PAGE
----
Winner determination in voting trees with incomplete preferences and weighted votes
In multiagent settings where agents have different preferences, preference aggregation can be an important issue. Voting is a general method to aggregate preferences. We consider the use of voting tree rules to aggregate agentsâ€™ preferences. In a voting tree, decisions are taken by performing a sequence of pairwise comparisons in a binary tree where each comparison is a majority vote among the agents. Incompleteness in the agentsâ€™ preferences is common in many real-life settings due to privacy issues or an ongoing elicitation process. We study how to determine the winners when preferences may be incomplete, not only for voting tree rules (where the tree is assumed to be fixed), but also for the Schwartz rule (in which the winners are the candidates winning for at least one voting tree). In addition, we study how to determine the winners when only balanced trees are allowed. In each setting, we address the complexity of computing necessary (respectively, possible) winners, which are those candidates winning for all completions (respectively, at least one completion) of the incomplete profile. We show that many such winner determination problems are com- putationally intractable when the votes are weighted. However, in some cases, the exact complexity remains unknown. Since it is generally computationally difficult to find the exact set of winners for voting trees and the Schwartz rule, we propose several heuristics that find in polynomial time a superset of the possible winners and a subset of the necessary winners which are based on the completions of the (incomplete) majority graph built from the incomplete profiles.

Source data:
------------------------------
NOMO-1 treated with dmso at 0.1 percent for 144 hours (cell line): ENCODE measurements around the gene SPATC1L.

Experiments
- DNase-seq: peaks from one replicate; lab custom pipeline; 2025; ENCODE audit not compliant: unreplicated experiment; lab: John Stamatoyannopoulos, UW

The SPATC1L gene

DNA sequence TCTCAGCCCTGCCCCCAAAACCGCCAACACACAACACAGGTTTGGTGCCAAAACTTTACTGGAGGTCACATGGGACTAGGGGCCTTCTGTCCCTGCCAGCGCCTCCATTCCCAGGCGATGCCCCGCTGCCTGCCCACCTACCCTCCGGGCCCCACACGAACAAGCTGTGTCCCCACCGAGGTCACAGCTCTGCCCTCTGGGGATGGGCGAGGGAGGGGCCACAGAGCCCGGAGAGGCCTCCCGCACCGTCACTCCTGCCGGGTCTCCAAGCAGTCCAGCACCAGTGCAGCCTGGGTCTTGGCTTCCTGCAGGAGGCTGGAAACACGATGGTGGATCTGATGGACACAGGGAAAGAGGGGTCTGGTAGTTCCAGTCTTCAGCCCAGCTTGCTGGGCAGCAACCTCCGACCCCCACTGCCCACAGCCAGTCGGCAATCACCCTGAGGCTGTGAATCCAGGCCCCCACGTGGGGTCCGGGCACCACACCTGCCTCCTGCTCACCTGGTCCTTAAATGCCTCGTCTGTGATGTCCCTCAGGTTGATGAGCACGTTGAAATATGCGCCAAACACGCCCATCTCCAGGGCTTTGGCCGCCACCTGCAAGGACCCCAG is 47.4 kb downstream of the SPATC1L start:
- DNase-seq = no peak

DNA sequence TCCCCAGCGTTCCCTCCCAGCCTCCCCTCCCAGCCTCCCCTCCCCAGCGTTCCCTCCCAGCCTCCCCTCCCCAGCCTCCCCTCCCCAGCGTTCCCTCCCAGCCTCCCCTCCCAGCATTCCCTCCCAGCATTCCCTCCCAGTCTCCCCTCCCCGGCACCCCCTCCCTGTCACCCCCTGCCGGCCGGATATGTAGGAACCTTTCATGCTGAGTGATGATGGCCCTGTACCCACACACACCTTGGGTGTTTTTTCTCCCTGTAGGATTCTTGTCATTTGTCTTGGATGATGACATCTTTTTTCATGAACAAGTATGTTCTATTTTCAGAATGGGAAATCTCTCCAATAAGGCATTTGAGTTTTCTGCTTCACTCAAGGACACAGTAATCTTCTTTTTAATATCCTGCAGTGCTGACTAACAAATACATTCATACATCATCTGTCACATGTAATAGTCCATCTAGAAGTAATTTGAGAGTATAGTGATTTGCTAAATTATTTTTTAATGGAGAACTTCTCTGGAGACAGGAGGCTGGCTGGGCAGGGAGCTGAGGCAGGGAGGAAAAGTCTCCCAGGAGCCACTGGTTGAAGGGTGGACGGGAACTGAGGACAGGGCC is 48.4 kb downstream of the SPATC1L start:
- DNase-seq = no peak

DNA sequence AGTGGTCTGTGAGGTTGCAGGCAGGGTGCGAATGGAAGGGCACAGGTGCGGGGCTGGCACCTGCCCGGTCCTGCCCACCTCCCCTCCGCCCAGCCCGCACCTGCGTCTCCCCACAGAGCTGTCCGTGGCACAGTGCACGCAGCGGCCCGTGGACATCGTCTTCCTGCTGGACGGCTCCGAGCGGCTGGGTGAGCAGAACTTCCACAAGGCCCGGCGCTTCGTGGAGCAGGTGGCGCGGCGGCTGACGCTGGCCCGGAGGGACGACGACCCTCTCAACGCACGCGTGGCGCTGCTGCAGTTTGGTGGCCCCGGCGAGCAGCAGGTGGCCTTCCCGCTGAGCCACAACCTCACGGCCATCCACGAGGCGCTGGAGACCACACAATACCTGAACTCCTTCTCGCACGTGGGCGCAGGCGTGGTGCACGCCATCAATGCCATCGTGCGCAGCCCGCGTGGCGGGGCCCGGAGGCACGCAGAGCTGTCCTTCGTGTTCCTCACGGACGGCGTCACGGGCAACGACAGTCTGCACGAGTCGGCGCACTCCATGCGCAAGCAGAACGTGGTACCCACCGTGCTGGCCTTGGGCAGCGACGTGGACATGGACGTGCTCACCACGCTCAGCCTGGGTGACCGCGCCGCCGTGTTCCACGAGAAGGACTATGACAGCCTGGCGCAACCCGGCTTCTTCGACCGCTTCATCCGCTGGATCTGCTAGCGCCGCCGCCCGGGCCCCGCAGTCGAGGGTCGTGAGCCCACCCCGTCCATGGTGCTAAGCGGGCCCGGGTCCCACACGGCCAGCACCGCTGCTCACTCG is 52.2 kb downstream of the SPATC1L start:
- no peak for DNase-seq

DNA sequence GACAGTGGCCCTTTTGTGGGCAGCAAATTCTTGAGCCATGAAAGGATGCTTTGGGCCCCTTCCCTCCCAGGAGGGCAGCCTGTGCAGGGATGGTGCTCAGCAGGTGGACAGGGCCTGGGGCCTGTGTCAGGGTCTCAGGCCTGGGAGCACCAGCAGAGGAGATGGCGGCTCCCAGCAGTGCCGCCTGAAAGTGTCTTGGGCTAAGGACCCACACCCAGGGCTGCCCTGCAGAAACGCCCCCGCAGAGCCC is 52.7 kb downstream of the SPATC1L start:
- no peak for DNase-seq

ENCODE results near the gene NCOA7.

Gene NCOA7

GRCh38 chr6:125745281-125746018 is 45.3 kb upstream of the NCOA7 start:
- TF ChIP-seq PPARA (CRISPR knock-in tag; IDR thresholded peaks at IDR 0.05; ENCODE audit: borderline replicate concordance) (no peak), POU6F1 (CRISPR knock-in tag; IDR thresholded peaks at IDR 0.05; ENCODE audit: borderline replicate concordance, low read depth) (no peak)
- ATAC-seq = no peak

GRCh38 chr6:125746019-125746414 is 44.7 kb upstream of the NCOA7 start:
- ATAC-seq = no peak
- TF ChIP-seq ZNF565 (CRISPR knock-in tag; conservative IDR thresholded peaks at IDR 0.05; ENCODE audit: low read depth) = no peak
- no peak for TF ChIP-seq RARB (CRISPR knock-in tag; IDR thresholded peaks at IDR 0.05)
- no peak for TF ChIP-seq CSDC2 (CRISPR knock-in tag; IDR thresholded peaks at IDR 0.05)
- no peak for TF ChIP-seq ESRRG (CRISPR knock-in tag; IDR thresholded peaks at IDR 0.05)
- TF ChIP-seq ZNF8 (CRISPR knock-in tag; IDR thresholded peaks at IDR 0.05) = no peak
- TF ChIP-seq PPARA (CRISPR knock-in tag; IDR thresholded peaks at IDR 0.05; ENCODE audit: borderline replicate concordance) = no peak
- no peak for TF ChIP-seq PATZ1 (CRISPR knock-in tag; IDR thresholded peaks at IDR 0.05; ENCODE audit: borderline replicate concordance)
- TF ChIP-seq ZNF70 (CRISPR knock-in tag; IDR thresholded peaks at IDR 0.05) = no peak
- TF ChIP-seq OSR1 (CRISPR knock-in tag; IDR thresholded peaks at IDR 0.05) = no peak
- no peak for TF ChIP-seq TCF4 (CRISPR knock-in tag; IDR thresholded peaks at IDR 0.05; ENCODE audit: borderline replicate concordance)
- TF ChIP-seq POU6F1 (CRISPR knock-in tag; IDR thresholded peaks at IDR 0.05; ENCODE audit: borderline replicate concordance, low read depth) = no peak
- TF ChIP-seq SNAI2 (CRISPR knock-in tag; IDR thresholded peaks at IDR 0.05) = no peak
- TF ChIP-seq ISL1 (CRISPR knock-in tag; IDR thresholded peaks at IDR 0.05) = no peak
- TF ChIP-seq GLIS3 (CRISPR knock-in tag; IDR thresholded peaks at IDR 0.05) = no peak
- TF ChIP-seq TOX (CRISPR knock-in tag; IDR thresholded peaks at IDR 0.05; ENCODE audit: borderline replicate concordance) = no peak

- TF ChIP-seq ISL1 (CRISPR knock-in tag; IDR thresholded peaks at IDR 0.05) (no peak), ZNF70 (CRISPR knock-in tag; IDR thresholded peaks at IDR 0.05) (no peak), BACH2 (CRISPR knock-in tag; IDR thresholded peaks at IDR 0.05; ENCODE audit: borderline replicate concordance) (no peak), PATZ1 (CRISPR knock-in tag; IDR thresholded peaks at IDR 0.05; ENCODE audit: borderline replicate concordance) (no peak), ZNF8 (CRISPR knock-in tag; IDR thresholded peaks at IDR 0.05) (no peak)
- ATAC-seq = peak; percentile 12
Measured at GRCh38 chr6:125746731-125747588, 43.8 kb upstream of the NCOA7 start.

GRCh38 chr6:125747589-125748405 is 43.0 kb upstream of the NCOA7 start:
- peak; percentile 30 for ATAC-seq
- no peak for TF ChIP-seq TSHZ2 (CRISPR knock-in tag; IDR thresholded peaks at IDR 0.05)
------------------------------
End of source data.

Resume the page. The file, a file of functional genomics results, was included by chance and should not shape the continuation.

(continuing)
Keywords: Social choice, manipulation, computational complexity